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Allows users of the Scotty web framework to model resources more like the HTTP standard models them.


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This module defines better resource routing for Scotty.

Scotty is defined in terms of "routes", whereas HTTP is defined in terms of "resources". This package adds a "resource" abstraction to the scotty ecosystem.

(note: All examples probably require -XOverloadedStrings)

Scotty comes out of the box with a way to model "routes". The problem is that "routes" is not the abstraction used by the HTTP standard and it can sometimes be tricky to write a perfectly correct HTTP service using the routes model (where "correct" is judged against rfc-2616). The most blatant, (and who knows, maybe the only) example of this problem is shown by the scotty code:

import Web.Scotty.Trans (get, scottyT, text)


scottyT 8080 id $ do
  get "/hello" $ do
    text "world"

If a client requests something like DELETE /hello, this scotty application will return 404 Not Found, which conflicts with section 5.1.1 of rfc-2616. A better response would be 405 Method Not Allowed, and it would include an automatically generated Allow response header.

This library gives users a way to model "resources" which is closer to the abstractions used in the HTTP standard.

We can re-write the above example like this:

import Web.Scotty.Trans (scottyT, text)
import Web.Scotty.Resource.Trans (resource, get)


scottyT 8080 id $ do
  resource "/hello" $ do
    get $ do
      text "world"

Given a request:

DELETE /hello HTTP/1.1
Host: localhost:8080

The resource-based scotty application will produce something like:

HTTP/1.1 405 Method Not Allowed
Allow: GET

Each resource is described by a WebResource value, which happens to be a Monad. The only reason WebResource implements Monad to fit in with the do-notation coding style of ScottyT. This is an abuse of Monad, but, you know, whatever. The Monoid typeclass more correctly represents what a WebResource really is. The Monad and Monoid typeclasses are used to compose instances of WebResource.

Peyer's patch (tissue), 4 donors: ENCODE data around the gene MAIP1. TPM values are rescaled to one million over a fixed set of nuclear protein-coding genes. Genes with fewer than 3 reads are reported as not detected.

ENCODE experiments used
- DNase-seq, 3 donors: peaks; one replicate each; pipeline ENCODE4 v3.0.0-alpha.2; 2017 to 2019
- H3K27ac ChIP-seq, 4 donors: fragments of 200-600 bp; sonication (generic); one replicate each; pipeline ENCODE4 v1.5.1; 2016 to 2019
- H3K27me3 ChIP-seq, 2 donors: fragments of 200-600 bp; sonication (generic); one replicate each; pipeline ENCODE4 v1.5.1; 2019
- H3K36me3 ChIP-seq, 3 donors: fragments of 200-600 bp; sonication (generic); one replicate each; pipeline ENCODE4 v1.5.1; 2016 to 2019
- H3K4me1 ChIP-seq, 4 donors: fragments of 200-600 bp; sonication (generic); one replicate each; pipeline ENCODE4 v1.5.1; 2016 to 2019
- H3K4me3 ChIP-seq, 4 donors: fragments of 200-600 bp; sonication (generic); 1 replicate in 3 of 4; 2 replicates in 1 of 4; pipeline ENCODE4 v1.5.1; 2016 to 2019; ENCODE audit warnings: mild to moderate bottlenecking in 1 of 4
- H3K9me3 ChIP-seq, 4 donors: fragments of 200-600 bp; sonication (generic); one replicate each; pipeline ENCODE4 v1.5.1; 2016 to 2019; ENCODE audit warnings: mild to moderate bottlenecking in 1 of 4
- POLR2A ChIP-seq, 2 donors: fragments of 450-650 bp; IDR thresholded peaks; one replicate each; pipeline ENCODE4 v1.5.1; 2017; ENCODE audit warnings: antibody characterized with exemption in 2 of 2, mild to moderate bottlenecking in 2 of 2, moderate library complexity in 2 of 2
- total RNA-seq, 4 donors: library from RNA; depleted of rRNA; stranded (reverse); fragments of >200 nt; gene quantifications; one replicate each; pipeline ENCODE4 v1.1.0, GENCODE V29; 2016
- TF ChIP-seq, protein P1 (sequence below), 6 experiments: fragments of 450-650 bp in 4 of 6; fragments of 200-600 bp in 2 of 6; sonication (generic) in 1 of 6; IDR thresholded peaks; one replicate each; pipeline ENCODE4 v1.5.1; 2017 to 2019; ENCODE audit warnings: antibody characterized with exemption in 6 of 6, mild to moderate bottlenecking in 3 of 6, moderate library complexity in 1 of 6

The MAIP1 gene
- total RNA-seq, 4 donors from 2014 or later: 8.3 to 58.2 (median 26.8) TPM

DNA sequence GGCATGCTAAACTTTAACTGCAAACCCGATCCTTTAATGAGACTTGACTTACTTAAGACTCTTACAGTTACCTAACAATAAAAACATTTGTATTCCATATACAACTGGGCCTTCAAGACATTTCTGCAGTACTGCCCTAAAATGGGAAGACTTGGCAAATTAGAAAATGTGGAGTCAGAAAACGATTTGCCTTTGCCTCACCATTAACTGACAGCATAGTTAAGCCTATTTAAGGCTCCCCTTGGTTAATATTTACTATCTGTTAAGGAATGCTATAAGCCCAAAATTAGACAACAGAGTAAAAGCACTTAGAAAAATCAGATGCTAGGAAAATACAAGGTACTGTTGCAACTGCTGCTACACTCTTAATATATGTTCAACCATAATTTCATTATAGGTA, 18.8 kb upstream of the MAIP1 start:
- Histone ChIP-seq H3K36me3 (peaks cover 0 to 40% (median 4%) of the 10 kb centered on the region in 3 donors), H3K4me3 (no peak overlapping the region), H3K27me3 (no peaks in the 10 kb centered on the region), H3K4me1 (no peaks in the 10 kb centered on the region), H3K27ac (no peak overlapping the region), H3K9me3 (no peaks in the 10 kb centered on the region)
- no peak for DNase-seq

Here is another more complex example, with multiple resources.

import Data.Aeson (decode)
import Network.HTTP.Types (notFound404, badRequest400, noContent204)
import Web.Scotty.Resource.Trans (resource, get, post)
import Web.Scotty.Trans (scottyT, text, body, raw, status, param)

import MyApplication (lookupPerson, storePerson)


scottyT 8080 id $ do

  -- an "echo" resource
  resource "/echo" $ do
    get $ do
      text "hello world"
    post $ do
      -- echo the request body back to the user
      raw =<< body

  -- A resource that represents a kind of a RESTful database of people.
  -- This resource supports GET and PUT.
  resource "/people/:personId" $ do
    get $ do
      personId <- param "personId"
      maybePerson <- lookupPerson personId
      case maybePerson of
        Nothing ->
          status notFound404
        Just person ->
          json person
    put $ do
      personId <- param "personId"
      maybePerson <- decode <$> body
      case maybePerson of
        Nothing -> do
          status badRequest400
          text "Invalid person JSON"
        Just person ->
          storePerson personId person
          status noContent204


Allows users of the Scotty web framework to model resources more like the HTTP standard models them.









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